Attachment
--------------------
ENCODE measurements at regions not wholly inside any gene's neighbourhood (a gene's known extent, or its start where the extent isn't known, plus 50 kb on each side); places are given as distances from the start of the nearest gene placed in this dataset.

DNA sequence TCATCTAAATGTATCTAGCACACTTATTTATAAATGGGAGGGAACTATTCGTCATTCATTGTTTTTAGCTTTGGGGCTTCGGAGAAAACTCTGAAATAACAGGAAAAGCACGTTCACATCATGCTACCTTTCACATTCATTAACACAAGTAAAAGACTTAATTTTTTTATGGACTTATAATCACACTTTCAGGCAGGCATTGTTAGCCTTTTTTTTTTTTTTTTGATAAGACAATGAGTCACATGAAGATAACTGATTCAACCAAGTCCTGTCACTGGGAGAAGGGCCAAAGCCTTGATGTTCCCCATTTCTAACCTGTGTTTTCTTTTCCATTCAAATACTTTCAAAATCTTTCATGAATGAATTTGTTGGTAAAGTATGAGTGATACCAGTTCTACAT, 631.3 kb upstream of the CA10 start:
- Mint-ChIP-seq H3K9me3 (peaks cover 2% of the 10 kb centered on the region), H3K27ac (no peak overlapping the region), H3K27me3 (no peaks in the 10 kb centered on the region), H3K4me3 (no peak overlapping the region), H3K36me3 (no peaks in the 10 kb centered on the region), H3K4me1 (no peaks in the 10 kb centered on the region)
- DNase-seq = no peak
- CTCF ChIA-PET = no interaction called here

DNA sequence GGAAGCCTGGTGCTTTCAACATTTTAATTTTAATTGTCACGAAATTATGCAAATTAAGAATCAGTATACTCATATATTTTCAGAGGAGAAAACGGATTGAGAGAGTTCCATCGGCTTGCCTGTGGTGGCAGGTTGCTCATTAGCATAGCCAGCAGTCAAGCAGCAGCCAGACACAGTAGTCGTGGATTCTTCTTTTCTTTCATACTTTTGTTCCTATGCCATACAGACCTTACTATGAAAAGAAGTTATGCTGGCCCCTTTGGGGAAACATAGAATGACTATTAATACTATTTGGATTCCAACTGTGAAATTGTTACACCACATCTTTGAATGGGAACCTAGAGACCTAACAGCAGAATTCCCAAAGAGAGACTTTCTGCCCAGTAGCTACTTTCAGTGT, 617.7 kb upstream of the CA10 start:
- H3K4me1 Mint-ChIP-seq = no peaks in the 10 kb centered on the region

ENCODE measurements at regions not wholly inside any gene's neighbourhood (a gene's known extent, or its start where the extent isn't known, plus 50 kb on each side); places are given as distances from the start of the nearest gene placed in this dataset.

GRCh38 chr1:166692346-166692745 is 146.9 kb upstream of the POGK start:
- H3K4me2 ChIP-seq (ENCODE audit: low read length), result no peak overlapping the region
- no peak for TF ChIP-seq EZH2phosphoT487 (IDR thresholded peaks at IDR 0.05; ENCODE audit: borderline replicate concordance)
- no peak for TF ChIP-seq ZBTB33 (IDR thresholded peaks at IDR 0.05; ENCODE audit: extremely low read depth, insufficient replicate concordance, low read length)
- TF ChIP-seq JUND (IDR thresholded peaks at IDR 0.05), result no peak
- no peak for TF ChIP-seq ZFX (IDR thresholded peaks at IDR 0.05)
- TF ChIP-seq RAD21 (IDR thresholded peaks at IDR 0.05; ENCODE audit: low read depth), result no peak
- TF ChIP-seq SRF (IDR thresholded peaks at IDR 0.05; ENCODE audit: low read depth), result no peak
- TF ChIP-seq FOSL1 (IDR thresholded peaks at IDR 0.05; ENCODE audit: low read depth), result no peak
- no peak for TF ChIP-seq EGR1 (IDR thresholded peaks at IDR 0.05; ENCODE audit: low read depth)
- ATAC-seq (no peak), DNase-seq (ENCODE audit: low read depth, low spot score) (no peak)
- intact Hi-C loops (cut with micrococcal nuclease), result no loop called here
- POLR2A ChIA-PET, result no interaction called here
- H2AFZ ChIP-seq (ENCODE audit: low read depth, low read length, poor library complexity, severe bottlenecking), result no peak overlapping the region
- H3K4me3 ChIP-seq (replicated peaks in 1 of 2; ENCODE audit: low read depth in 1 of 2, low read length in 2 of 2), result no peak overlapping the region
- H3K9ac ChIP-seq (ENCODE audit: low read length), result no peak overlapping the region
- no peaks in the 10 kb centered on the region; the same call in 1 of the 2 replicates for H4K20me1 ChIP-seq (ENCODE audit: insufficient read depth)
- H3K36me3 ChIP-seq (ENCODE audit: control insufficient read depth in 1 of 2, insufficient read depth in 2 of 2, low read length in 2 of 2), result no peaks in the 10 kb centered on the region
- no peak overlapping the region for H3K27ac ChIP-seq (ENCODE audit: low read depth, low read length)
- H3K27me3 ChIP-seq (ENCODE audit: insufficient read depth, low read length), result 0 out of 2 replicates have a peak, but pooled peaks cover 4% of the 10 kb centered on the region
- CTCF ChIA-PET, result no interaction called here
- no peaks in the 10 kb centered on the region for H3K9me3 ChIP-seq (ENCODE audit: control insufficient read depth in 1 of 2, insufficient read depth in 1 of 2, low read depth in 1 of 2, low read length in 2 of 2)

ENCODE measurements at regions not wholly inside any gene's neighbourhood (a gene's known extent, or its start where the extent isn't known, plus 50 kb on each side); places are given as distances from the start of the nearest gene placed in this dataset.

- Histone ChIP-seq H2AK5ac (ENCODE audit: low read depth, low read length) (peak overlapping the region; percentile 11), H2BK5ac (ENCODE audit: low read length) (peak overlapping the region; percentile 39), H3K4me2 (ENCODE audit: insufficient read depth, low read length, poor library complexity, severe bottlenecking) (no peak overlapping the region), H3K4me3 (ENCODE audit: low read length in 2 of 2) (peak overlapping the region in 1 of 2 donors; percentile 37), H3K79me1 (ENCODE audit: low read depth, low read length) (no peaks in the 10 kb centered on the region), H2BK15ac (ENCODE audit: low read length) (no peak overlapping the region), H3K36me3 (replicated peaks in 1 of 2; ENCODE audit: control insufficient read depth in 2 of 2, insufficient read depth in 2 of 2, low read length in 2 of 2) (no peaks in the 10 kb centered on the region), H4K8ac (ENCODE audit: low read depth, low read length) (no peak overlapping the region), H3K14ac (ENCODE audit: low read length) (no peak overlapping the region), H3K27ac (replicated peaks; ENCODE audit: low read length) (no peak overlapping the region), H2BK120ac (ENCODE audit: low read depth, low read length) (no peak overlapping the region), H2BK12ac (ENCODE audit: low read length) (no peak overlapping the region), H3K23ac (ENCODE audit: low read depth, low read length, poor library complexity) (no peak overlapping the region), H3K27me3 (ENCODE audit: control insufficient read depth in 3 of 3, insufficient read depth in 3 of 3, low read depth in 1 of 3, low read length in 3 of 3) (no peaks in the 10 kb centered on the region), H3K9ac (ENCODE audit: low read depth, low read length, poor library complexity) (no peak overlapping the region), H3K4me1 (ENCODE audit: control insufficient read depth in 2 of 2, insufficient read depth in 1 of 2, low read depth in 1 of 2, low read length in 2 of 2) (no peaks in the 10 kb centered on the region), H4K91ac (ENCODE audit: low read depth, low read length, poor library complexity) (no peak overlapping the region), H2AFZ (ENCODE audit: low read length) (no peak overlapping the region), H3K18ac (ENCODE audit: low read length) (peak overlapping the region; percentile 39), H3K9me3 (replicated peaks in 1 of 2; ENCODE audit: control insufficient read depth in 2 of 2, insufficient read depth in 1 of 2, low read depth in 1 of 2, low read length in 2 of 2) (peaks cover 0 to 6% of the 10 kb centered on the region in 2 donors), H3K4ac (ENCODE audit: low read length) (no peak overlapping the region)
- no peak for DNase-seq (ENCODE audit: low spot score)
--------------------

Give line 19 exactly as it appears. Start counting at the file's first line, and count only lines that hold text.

- ATAC-seq (no peak), DNase-seq (ENCODE audit: low read depth, low spot score) (no peak)